Archive for the ‘‘Culture’’ Category
I tried, but I just couldn’t get into this one. Maybe it’s because my reading was spread over many weeks; maybe it’s because I was reading it while tired. Or maybe it’s because it’s a very “in” play with contemporaneous references that aren’t as relevant today. I was frequently thanking the heavens for the Kindle’s ability to look up words with a click. Shakespeare’s other plays have aged well, but this one just hasn’t.
There was some stuff I enjoyed. Some wordplay was clever and the character of Berowne was good. But it was just missing something. Situations that should have been clever — Costard mixing up the letters, the overlapping overheard conversations, the attempts by the men to conceal their feelings — just washed over me. The games the women played at the end — games played so well in, say, Merry Wives of Windsor just seemed cruel and arbitrary. And then it end up in the air.
Humph. Maybe Love’s Labours Won would have redeemed it. In fact, the whole thing plays like a prelude to the possibly apocryphal second play. Unfortunately, we don’t have that play. So we’re stuck with one of the weaker comedies.
Up Next: A Midsummer Night’s
Sex Comedy Dream. One of his best.
I’m at a conference. It stimulates my curiosity. Expects lots of links:
For it so falls out That what we have we prize not to the worth whiles we enjoy it, but being lack’d and lost, why, then we rack the value, then we find the virtue that possession would not show us whiles it was ours.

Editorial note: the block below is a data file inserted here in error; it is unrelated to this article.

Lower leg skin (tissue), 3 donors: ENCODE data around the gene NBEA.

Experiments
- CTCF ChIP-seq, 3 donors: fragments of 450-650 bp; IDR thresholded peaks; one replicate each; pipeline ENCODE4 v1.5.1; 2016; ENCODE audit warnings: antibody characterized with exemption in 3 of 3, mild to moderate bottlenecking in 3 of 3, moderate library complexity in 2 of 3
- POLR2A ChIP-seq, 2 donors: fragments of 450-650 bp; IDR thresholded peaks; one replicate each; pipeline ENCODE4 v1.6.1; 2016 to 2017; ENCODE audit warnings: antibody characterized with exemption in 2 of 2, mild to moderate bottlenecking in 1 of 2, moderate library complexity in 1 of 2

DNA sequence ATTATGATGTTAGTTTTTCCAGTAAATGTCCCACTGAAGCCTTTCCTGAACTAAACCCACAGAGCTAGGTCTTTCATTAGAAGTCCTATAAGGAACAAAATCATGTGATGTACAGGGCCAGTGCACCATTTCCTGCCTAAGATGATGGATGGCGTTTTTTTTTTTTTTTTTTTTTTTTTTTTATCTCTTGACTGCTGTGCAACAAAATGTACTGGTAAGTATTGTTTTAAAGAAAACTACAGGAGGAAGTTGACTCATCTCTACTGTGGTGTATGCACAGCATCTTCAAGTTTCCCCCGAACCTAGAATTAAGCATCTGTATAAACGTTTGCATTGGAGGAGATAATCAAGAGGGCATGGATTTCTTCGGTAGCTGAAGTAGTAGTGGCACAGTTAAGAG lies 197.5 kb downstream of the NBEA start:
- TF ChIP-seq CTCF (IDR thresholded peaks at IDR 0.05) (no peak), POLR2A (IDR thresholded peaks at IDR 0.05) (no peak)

Much Ado is one of my favorite Shakespeare plays and would fight it out with Midsummer Night’s Dream for the title of favorite comedy (Puck has a good right hook). Everything works. The drama is strong, the characters vivid. The dialogue between Benedick and Beatrice sizzles on the page and explodes in performance. They even made a good movie out of it, Keanu Reeves not withstanding.
One element that jumped out at me on a second reading was the critical scene after the failed wedding. Leonato immediately denounces his own daughter, then turns 180 degrees and promises to kill those who slandered her. He is so mortally obsessed with his honor, he almost single-handedly changes this comedy into a tragedy. One could easily see it careening off to having all the leads dead by their own or others’ hands. All because Leonato’s outrage sways with every wind that blows.
What saves the action is the Friar, a part not commented on very much. It is he who suggests delaying rash action until the truth is known. It is he who comes up with the plan to provoke Claudio’s remorse by faking Hero’s death. He literally saves everyone. It’s been pointed out that the only men who survive Hamlet are a student and a soldier. Interesting that the only man in Much Ado who retains hold of his senses is a man of God.
One much-commented upon aspect of the play is the War between the Sexes, as best embodied by Balthazar’s song about the nature of men (which Branagh notably selected as the first words of his marvelous film adaptation). I’ve been recently following the debate between Dan Savage and others about the feasibility of monogamy. Savage has been advocating that people unsuited to it would be better off if they tolerated relationships that are, in his words, “monogamish”: where the occasional infidelity is tolerated so long as the primary relationship is respected and maintained (this being common for much of history). Shakespeare, being an Elizabethan, embraces the idea that men should abandon the “masculine” temperament for sleeping around for the “feminine” temperate of settling down (I’ve described Hollywood versions of this as the Male Maturity Movie). He also embraces the madonna/whore duality and tight control of female sexuality that was so prevalent in his day and has been so damaging to Western thought.